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    • Jennifer Harnetty

      Moderators needed!   12/08/2017

      Ceramic Arts Network is looking for two new forum moderators for the Clay and Glaze Chemistry and Equipment Use and Repair sections of the Ceramic Arts Network Community Forum. We are looking for somebody who is an active participant (i.e. somebody who participates on a daily basis, or near daily) on the forum. Moderators must be willing to monitor the forum on a daily basis to remove spam, make sure members are adhering to the Forum Terms of Use, and make sure posts are in the appropriate categories. In addition to moderating their primary sections, Moderators must work as a team with other moderators to monitor the areas of the forum that do not have dedicated moderators (Educational Approaches and Resources, Aesthetic Approaches and Philosophy, etc.). Moderators must have a solid understanding of the area of the forum they are going to moderate (i.e. the Clay and Glaze Chemistry moderator must be somebody who mixes, tests, and has a decent understanding of materials). Moderators must be diplomatic communicators, be receptive to others’ ideas, and be able to see things from multiple perspectives. This is a volunteer position that comes with an honorary annual ICAN Gold membership. If you are interested, please send an email outlining your experience and qualifications to jharnetty@ceramics.org.
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Guest JBaymore

Professor Marvin Sweet Passes

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Guest JBaymore

This afternoon at the Essex Art Center in Lawrence, MA a ceremony was held to celebrate the life of ceramist, ceramics professor, and author Marvin Sweet who suddenly passed away this past weekend. There were many people there from all of the aspects of Marvin's life; family, friends, and colleagues. Many shared great anecdotes that served to show who Marvin really was. As we heard others speak, everyone there likely learned a new little facet of the person we knew. His sense of humor, love of family and friends, and focused passion clearly resonated in all those stories.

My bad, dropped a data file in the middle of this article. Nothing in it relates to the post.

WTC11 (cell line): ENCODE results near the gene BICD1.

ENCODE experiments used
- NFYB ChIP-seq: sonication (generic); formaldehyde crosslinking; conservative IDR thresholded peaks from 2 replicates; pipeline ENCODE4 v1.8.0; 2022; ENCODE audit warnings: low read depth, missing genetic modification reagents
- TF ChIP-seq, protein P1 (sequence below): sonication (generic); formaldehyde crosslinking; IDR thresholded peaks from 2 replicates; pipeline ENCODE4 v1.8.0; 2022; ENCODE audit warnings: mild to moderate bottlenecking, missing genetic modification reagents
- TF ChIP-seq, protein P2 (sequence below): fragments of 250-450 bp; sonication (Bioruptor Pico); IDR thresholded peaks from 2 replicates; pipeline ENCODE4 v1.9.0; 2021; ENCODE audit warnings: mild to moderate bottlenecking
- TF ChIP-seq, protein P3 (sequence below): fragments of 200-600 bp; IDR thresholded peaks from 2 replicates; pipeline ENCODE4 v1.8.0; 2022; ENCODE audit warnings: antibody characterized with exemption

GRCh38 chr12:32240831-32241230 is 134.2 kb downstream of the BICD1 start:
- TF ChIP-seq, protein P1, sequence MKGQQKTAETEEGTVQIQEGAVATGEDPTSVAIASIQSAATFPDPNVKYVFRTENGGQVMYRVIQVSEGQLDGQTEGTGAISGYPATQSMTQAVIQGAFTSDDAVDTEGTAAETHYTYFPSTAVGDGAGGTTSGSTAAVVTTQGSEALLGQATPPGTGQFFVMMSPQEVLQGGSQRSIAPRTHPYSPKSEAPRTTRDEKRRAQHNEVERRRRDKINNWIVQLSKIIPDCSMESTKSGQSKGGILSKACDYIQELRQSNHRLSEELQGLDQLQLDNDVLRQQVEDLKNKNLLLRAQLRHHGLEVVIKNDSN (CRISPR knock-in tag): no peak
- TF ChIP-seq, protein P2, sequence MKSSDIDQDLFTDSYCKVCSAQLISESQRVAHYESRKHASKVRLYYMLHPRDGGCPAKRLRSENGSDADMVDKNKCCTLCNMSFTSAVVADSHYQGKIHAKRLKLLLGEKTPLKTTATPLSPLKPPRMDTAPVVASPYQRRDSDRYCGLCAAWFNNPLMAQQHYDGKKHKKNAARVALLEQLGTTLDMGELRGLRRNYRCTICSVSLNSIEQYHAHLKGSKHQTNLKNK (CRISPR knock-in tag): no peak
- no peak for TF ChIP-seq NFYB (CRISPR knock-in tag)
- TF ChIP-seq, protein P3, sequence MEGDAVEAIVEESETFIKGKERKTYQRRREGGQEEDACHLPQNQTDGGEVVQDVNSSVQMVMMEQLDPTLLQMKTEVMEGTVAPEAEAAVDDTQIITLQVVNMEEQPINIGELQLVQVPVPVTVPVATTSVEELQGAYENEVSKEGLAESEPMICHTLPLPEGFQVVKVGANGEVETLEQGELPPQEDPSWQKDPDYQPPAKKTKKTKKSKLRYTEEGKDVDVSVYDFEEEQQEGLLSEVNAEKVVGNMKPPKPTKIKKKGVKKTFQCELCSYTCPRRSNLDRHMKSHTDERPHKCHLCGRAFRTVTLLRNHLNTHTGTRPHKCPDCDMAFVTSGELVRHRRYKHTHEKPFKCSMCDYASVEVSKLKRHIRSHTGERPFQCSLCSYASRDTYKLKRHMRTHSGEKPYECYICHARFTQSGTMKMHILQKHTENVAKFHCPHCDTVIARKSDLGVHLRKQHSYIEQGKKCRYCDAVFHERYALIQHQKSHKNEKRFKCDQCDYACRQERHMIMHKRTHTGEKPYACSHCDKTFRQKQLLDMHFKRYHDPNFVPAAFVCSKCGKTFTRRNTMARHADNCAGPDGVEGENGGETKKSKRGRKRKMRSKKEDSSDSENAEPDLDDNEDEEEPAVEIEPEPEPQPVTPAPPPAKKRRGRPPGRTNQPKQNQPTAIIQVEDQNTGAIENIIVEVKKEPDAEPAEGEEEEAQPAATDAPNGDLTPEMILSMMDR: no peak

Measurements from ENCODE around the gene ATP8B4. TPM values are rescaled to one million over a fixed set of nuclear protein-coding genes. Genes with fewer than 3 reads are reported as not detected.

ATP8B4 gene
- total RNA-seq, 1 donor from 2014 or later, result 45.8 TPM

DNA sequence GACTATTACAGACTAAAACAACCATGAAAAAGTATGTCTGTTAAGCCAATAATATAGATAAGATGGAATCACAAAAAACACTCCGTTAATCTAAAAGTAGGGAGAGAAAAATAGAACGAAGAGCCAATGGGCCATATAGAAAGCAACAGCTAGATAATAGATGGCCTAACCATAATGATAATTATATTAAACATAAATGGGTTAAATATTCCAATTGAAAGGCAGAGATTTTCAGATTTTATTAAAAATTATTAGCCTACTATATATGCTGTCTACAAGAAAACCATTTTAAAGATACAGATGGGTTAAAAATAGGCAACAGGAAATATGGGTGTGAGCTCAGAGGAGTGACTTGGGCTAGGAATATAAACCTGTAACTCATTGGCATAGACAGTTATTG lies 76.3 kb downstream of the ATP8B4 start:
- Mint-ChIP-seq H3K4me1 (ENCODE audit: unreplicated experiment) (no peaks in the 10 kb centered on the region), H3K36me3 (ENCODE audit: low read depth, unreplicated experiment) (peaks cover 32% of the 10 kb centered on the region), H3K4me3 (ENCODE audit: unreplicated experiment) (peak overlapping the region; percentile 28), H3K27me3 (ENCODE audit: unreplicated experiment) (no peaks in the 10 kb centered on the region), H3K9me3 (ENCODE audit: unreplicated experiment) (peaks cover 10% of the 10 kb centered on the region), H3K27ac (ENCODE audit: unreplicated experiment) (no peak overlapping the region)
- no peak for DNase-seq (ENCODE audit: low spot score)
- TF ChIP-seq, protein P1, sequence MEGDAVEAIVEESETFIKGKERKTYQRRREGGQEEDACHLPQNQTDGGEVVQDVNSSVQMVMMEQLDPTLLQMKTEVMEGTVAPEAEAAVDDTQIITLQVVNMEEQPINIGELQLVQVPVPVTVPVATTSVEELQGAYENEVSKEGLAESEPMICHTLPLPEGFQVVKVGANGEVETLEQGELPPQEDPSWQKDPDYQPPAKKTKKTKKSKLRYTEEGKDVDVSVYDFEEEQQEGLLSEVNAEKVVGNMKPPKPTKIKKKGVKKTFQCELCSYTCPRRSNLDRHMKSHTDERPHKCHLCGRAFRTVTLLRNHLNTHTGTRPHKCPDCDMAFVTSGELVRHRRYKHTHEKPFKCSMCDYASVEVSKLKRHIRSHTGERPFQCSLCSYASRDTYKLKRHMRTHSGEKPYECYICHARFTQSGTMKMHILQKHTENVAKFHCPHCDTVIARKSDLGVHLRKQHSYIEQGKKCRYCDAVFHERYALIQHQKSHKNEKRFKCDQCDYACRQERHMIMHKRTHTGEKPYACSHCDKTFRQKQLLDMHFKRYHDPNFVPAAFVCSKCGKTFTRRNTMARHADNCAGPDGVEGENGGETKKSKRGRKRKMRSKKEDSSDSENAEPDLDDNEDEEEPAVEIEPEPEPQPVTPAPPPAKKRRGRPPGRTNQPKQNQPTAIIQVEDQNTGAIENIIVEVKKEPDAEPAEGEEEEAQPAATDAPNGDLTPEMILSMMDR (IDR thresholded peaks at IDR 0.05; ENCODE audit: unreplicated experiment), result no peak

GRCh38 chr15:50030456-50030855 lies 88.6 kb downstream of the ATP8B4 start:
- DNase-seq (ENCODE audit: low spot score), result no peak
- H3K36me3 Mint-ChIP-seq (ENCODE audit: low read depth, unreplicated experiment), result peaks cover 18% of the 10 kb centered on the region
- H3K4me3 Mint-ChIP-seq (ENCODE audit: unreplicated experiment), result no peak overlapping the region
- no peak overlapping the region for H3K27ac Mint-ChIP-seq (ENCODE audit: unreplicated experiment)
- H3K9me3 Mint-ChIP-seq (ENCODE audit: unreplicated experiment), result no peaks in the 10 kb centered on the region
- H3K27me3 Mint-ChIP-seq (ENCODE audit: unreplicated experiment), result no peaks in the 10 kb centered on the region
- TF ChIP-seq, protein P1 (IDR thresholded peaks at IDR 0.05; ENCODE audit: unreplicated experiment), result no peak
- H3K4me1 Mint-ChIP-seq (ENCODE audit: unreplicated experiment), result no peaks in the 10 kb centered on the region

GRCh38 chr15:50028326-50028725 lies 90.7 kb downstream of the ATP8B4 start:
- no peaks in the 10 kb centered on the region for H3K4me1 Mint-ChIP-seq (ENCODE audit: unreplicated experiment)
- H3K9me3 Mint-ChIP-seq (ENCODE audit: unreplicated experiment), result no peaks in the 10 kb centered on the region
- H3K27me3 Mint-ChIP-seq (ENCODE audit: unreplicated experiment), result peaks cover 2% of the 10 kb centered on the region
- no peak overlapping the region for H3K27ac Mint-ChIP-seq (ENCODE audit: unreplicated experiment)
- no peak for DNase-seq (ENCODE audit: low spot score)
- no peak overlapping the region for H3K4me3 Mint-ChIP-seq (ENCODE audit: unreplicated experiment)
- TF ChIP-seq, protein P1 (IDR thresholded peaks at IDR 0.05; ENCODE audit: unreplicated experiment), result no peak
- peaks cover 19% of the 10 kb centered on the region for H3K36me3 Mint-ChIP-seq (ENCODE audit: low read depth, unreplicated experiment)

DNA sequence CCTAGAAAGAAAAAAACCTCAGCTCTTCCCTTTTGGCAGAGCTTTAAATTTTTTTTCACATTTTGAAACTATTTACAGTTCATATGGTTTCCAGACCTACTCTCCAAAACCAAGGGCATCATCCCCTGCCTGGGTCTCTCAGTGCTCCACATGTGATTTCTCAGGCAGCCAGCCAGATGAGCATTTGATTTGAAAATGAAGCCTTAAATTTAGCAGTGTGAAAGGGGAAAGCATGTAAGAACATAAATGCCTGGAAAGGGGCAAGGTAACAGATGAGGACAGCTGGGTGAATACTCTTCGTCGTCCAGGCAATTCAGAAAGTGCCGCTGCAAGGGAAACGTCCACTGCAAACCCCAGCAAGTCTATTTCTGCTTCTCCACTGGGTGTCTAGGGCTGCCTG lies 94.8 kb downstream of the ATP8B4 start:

Above all else, it was clear that his life touched the lives of many, many others, and that his caring about others was a driving force in his life. Many former students spoke of him having had a profound impact in their lives. Some said "life changing" and even that he "saved my life". He clearly gave much back to the field of ceramics that was his love since the 70's when he discovered clay.


In speaking of the legacy Marvin left behind in the world in both works of his art, his pen, and his human interactions Jay Lacouture said that "He is not gone. He is only dead". As I looked around the room at the ceramic work, the books and magazine articles, and particularly at the people present, the wisdom of those simple words was clear.






(Mods... if this is not the correct place... please move this).



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